In theory, at least, the information that would result from Trump's executive order would provide more detail based on negotiated, discounted rates.
A senior administration official at the press briefing said details about whether the rates would be aggregated or relate to individual hospitals would be spelled out only when the administration puts forward proposed rules to implement the order later this year. It also is still unclear how the administration would enforce the rules.
Another limitation to the executive order: It applies only to hospitals and the medical staff they employ. Many hospitals are staffed by doctors who are not directly employed, or rely on laboratories that are also separate. That means negotiated prices for services provided by such laboratories or physicians would not have to be disclosed.
Q: How could consumers use this information?
In theory, consumers could get information in advance that would allow them to compare prices for, say, a hip replacement or knee surgery.
But that could prove difficult if the rates are not fairly hospital-specific, or if they are not lumped in with all the care needed for a specific procedure or surgery.
"They could take the top 20 common procedures the hospital does, for example, and put negotiated prices on them," Nation says. "It makes sense to do an average for that particular hospital, so I can see how much it's going to cost to have my knee replaced at St. Joe's versus St. Anne's."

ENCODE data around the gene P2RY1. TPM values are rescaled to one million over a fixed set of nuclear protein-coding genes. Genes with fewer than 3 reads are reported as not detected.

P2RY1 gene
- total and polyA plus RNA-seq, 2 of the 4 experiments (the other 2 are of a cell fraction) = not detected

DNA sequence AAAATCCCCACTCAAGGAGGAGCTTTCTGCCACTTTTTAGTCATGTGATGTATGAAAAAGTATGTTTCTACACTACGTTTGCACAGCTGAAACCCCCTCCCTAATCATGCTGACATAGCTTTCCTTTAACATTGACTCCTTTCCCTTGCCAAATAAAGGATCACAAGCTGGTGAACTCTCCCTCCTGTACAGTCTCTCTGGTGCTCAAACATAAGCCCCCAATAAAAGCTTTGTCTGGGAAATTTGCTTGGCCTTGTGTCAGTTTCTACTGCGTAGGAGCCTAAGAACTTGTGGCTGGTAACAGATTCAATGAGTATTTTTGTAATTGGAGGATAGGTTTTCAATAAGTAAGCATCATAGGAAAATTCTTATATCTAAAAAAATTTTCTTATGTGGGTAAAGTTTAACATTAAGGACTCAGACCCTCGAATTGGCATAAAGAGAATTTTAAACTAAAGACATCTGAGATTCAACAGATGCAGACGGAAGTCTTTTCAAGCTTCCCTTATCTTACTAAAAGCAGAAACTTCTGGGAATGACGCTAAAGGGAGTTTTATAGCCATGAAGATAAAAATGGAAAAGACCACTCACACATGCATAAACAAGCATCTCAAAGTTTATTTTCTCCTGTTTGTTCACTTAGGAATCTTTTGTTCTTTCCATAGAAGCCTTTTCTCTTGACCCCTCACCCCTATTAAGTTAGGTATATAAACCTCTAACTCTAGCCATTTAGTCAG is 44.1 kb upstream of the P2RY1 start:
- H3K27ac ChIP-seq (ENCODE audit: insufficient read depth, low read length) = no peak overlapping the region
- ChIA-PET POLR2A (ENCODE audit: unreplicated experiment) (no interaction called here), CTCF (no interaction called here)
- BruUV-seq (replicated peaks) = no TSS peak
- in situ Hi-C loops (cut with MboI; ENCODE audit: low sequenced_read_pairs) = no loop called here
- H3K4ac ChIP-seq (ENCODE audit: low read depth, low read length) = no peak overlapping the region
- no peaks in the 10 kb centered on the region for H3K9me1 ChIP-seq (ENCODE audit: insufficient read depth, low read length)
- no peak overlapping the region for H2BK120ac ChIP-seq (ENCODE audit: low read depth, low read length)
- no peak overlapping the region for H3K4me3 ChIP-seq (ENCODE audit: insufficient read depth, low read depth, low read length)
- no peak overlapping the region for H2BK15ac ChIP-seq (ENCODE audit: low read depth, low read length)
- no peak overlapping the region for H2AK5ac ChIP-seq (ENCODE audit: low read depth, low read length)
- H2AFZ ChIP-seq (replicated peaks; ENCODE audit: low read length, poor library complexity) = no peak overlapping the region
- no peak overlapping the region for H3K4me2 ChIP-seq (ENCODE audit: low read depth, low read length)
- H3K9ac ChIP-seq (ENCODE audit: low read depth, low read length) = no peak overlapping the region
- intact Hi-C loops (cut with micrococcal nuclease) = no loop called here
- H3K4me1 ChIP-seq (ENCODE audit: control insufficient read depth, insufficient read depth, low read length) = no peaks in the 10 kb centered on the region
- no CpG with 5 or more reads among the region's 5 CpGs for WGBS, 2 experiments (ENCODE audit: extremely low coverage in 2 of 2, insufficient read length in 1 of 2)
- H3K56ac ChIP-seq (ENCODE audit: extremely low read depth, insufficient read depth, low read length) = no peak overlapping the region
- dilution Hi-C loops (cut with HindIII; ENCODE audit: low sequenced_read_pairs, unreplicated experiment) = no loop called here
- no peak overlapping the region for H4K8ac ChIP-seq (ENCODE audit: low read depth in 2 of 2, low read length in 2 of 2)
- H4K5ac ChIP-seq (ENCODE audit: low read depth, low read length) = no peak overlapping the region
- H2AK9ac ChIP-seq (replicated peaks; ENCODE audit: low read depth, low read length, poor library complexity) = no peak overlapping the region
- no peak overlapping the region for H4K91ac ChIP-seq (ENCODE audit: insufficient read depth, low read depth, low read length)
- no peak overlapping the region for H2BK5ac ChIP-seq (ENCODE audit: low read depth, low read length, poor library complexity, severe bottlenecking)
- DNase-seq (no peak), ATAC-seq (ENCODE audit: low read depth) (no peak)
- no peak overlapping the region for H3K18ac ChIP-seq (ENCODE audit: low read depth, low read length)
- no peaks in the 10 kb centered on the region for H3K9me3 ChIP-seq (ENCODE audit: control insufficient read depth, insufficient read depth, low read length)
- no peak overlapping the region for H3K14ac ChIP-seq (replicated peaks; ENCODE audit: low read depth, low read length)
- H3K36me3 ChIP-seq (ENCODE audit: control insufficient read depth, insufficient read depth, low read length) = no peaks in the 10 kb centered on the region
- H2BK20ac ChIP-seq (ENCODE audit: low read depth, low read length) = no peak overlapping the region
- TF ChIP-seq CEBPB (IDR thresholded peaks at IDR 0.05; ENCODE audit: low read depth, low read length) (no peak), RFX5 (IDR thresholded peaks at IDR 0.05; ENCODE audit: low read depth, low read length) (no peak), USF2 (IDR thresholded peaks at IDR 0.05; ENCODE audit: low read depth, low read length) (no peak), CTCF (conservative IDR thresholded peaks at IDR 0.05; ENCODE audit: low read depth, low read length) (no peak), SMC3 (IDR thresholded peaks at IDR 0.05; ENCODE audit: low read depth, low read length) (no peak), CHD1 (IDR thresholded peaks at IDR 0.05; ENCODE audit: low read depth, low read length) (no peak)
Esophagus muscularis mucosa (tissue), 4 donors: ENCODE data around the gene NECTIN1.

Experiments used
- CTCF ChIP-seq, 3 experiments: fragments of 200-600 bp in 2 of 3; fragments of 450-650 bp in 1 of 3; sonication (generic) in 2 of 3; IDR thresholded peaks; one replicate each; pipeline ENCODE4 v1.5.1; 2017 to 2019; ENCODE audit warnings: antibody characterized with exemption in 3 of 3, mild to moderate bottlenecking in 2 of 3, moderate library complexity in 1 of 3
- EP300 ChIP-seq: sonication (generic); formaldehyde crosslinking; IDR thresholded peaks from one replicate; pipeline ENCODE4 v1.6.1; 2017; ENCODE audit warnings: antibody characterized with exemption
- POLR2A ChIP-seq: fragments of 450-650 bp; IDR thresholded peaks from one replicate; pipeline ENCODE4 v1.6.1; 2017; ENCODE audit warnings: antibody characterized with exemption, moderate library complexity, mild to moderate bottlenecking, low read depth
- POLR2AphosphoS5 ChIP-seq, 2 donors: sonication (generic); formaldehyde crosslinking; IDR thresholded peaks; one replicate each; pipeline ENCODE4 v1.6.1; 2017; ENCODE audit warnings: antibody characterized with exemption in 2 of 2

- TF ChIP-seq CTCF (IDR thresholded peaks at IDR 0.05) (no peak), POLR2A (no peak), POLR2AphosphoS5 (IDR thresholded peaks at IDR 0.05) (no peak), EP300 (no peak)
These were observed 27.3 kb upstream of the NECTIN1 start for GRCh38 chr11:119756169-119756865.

Having advance notice of out-of-pocket costs could also help patients who have high-deductible plans.
"Patients are increasingly subject to insurance deductibles and other forms of substantial cost sharing. For a subset of so-called 'shoppable services,' patients would benefit from price estimates in advance that allow them to compare options and plan financially for their care," says John Rother, president and CEO at the advocacy group National Coalition on Health Care.
Q: Would the availability of this extra information push consumers to shop for health care?
The short answer is maybe.
"The evidence to date shows patients aren't necessarily the best shoppers, but we haven't given them the best tools to be shoppers," says Lovisa Gustafsson, assistant vice president at the Commonwealth Fund.
Posting negotiated rates might be a step forward, she says, but only if the information is easily understandable.
It's also possible that insurers, physician's offices, consumer groups or online businesses would find ways to help direct patients to the most cost-effective locations for surgeries, tests or other procedures based on the information.
"Institutions like Consumer Reports or Consumer Checkbook could do some kind of high-level comparison between facilities or doctors," says Tim Jost, a professor emeritus at the Washington and Lee University School of Law.
But some hospitals and insurers maintain that disclosing specific rates could backfire.
Hospitals charging lower rates, for example, might raise them if they see competitors are getting higher reimbursement from insurers. And insurers say they might be hampered in their ability to negotiate if rivals all know what they each pay.
"We also agree that patients should have accurate, real-time information about costs so they can make the best, most informed decisions about their care," the lobbying group America's Health Insurance Plans said in a written statement. "But publicly disclosing competitively negotiated, proprietary rates will reduce competition and push prices higher — not lower — for consumers, patients and taxpayers."